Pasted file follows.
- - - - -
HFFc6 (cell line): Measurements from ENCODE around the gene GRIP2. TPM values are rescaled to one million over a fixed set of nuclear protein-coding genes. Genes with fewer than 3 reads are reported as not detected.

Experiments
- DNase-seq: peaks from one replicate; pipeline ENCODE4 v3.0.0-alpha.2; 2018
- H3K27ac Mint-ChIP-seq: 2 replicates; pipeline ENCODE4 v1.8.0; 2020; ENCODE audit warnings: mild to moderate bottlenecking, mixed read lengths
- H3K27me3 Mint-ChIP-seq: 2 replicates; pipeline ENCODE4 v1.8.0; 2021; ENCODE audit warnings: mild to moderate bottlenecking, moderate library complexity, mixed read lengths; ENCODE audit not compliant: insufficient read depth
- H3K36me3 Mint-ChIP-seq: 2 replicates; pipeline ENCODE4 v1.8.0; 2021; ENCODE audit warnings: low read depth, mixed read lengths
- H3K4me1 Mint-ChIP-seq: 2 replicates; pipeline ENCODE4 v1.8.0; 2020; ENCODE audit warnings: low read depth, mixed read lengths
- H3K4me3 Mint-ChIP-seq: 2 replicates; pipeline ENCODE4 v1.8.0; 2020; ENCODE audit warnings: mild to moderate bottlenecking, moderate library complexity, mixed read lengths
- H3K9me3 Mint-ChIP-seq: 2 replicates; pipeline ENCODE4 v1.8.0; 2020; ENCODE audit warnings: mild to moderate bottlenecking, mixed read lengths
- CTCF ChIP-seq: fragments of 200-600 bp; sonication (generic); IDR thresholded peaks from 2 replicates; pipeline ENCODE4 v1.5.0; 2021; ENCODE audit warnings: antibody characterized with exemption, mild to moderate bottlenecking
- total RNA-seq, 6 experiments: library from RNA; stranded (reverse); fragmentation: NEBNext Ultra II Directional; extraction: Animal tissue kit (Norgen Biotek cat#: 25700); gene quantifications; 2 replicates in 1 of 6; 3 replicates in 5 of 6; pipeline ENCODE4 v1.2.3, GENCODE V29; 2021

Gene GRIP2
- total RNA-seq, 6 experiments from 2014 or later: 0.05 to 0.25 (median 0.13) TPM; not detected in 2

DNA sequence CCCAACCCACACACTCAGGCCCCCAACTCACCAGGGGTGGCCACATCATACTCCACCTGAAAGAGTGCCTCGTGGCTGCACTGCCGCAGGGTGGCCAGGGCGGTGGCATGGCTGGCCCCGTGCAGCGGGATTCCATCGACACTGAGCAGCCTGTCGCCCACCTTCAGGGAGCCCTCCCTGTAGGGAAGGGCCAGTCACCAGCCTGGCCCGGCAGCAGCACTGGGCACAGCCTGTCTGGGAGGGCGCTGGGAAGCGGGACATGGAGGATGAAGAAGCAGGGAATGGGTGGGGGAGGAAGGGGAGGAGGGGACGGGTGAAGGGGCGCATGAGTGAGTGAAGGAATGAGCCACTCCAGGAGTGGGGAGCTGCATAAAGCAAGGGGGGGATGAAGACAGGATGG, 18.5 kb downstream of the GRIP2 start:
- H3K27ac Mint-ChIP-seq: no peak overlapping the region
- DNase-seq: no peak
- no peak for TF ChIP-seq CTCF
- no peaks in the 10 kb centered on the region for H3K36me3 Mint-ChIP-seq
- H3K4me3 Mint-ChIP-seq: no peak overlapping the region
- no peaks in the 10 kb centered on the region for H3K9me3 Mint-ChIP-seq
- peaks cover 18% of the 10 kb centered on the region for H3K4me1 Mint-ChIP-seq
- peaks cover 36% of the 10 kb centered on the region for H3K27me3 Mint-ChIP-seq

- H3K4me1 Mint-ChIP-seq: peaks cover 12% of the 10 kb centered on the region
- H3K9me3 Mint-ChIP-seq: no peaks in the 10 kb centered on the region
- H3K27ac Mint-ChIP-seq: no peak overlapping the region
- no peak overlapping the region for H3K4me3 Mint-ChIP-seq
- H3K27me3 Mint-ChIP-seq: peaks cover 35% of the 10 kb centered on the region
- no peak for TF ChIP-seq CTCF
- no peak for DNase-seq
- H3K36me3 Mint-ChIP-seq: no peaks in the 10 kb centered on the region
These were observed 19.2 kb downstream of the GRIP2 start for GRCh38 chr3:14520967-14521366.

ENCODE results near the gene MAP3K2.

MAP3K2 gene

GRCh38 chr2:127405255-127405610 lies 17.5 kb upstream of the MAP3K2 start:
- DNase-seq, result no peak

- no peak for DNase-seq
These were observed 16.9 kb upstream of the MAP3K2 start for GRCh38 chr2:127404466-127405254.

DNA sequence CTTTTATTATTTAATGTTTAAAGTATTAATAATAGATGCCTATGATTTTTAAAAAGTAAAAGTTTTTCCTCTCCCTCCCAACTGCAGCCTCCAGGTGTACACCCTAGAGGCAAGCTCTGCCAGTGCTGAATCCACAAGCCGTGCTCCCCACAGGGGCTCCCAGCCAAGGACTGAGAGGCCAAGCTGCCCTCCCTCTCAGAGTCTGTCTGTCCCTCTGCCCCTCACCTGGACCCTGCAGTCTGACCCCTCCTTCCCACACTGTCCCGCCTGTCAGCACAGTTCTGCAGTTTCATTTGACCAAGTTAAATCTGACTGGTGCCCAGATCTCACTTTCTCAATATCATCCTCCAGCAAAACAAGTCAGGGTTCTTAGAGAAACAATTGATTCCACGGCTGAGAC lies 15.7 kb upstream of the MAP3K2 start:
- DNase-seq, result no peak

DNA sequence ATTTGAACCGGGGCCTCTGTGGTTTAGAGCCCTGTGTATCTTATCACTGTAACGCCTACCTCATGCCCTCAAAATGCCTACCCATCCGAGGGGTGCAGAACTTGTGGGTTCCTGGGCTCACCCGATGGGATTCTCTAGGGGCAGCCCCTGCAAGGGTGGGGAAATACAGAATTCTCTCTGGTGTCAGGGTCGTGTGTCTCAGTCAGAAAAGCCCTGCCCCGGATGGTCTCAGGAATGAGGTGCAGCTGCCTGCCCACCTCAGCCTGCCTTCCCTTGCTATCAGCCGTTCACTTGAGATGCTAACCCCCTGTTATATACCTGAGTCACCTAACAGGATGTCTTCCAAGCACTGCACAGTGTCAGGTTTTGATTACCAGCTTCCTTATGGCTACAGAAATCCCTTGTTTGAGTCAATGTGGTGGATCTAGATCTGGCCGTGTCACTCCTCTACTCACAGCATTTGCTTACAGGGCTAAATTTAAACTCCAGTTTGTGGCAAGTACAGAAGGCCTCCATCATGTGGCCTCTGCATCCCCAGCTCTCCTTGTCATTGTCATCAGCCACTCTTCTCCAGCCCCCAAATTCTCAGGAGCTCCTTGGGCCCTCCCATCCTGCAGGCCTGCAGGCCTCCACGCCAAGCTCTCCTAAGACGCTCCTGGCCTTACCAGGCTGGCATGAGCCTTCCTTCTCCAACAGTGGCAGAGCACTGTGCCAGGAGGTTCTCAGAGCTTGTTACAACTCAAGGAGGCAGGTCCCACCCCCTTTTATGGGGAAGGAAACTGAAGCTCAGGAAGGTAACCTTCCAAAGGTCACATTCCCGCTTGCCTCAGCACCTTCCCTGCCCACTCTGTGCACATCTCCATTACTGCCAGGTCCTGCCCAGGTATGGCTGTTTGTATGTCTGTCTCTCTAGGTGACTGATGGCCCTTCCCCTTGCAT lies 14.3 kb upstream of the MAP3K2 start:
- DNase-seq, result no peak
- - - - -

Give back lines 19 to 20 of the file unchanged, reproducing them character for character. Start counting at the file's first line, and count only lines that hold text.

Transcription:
- H3K4me3 Mint-ChIP-seq: no peak overlapping the region
- no peaks in the 10 kb centered on the region for H3K9me3 Mint-ChIP-seq